In October 1986, I was a high school student in Cherry Hill, New Jersey, and attended the first Geraldine R. Dodge Poetry Festival in the village of Waterloo.
My family lived in Cherry Hill for two years when my dad was stationed at the Naval shipyard in Philadelphia. It was difficult time for teenage me, a time of struggle and growth. I was caught shoplifting. I smoked pot for the first time. We were renting a house in a neighborhood that wasn’t really accustomed to welcoming “new folks,” and for most of my first months of school at Cherry Hill High School East, nobody at the bus stop would talk to me. And I was too shy to talk to them. I was used to living either on a Navy base or in a neighborhood near enough to a large enough Navy base that there were lots of new kids every year, and we just kind of knew how to be with one another.
But eventually, at this supremely well-resourced public school, I found teachers and peers who were “my people.” Miss Beck and Mr. LaVoie, in particular, and the students I met in their English and Creative Writing classes, were, finally, such a source of connection. I also found a weekend program, the New Jersey School of the Arts, hosted at the then Glassboro State College, where I connected pretty intensely with three other young writers.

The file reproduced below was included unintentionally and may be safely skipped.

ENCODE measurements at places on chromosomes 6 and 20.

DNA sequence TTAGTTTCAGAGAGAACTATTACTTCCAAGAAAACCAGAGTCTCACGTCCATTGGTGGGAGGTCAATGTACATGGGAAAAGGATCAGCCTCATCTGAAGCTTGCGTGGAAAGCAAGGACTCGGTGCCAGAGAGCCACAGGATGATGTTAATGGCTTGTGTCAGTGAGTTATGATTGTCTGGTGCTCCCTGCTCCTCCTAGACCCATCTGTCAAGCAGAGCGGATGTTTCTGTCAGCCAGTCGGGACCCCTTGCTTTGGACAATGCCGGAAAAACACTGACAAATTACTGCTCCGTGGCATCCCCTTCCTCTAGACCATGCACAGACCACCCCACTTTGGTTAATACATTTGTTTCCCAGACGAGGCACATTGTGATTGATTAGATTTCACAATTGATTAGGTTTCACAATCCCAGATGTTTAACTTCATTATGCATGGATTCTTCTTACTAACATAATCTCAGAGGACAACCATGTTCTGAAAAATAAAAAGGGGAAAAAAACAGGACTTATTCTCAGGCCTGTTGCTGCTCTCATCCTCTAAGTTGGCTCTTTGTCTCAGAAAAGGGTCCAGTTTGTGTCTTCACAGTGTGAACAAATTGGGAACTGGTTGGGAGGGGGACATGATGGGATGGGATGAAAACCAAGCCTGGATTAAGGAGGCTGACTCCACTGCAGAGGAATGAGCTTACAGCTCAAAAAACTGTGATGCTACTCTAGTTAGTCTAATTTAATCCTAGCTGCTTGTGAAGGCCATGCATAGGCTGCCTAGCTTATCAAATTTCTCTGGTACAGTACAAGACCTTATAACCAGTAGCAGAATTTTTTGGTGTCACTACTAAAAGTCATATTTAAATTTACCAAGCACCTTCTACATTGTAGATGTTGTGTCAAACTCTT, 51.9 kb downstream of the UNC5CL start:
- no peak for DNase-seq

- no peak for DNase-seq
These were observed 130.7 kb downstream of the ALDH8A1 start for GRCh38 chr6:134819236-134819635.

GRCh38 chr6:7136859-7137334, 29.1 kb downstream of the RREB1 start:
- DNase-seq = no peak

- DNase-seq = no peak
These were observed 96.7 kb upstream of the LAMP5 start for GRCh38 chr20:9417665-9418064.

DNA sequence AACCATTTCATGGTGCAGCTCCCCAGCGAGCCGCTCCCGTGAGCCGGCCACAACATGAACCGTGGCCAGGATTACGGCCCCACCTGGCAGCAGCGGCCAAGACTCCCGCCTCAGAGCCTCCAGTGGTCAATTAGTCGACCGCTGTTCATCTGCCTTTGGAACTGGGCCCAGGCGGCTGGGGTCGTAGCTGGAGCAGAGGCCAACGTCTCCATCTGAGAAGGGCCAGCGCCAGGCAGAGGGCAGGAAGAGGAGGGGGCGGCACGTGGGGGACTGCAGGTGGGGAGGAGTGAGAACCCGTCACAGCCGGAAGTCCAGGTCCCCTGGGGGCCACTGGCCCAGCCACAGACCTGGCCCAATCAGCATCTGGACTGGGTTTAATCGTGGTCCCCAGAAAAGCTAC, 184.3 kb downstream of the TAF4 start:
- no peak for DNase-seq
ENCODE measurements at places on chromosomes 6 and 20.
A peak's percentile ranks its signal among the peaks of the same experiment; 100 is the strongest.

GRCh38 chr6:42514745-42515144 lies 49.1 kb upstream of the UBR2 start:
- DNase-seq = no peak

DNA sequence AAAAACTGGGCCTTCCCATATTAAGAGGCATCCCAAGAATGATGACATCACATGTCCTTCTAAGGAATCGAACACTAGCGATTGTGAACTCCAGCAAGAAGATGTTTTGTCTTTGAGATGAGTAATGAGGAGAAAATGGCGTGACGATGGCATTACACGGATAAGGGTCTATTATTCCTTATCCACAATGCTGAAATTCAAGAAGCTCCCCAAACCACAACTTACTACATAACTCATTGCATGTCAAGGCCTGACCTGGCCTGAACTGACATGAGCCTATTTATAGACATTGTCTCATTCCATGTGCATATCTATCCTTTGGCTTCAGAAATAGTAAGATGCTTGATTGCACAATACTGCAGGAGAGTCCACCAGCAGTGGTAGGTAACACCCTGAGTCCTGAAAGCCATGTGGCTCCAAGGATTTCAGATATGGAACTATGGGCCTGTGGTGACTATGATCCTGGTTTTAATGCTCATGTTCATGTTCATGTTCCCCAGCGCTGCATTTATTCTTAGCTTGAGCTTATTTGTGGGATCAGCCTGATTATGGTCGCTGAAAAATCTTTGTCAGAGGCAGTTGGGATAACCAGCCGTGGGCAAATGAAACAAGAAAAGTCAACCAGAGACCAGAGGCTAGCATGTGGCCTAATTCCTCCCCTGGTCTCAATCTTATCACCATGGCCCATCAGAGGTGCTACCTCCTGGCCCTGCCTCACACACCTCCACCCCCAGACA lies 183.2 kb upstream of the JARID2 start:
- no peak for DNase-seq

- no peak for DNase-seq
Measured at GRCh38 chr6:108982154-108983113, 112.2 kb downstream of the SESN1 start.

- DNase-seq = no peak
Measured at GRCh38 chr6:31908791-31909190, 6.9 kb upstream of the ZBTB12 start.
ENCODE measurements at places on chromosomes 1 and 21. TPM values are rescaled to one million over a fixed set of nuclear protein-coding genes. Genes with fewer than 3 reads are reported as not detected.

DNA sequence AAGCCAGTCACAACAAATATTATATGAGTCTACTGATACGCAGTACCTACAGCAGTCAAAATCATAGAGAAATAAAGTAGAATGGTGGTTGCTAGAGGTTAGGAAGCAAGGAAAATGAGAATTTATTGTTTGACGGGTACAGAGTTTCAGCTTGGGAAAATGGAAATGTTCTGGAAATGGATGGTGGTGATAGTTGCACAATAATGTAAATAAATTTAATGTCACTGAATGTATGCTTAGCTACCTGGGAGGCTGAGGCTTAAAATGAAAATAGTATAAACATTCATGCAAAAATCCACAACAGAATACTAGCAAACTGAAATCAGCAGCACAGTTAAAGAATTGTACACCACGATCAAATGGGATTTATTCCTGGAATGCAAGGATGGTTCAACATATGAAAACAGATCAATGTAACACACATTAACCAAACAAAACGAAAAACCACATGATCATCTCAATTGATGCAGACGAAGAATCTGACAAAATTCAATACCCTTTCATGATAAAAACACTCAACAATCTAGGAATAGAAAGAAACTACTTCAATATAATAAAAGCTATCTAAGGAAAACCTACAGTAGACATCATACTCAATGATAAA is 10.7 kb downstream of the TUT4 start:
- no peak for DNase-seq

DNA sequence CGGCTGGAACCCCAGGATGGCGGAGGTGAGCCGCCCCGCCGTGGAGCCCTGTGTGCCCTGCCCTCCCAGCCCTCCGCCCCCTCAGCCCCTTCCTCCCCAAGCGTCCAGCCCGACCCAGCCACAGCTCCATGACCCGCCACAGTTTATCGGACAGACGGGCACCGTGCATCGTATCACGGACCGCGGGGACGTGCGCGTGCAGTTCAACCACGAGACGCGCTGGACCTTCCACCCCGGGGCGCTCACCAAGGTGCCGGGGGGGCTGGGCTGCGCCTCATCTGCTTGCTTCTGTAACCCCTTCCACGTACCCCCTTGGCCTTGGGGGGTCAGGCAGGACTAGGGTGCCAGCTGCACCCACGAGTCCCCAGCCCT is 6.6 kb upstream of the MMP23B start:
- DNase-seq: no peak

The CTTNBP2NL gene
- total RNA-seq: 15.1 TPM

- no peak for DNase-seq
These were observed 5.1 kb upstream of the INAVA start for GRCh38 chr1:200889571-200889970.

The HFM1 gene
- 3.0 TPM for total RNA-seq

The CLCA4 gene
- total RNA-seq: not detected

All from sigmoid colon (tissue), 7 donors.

That first Friday of the Festival was specifically organized for students and teachers, and free to attend — and that access to poetry and its communities has always been a part of the Festival’s ethos and mission. It continues this year — you can get a free all-access pass if you are a student or educator. They are also offering their standard all-access pass as “pay-what-you-can,” and a free version for live-streaming and discussion groups only. I’m hoping to encourage some of the writing students I’m currently working with to register and attend.
Looking at this year’s amazing Festival schedule, I see so many poets whose work I love and admire, I see old friends and acquaintances and teachers from various parts of my poetry life. I see necessary themes and conversations.
Access to programs and events like the Dodge Festival, the NJ School of the Arts, and others really shaped and helped me, especially during certain periods of my life. Now, in 2020, access online to an overwhelming variety of readings and talks has been, for me, another nourishing source of connection and hope and help. I am so grateful the Dodge Festival endures, and if you can, I encourage you to join me in financially supporting this work. If the financial support isn’t an option, consider spreading the word and, of course, participating in the Festival.
If it’s back in person next year for the 35th (contingent upon so many other urgent “ifs”), I might have to head down there, as I can imagine the Festival serving as a good emerging-from-pandemic-isolation (please please please) experience. A poet can dream.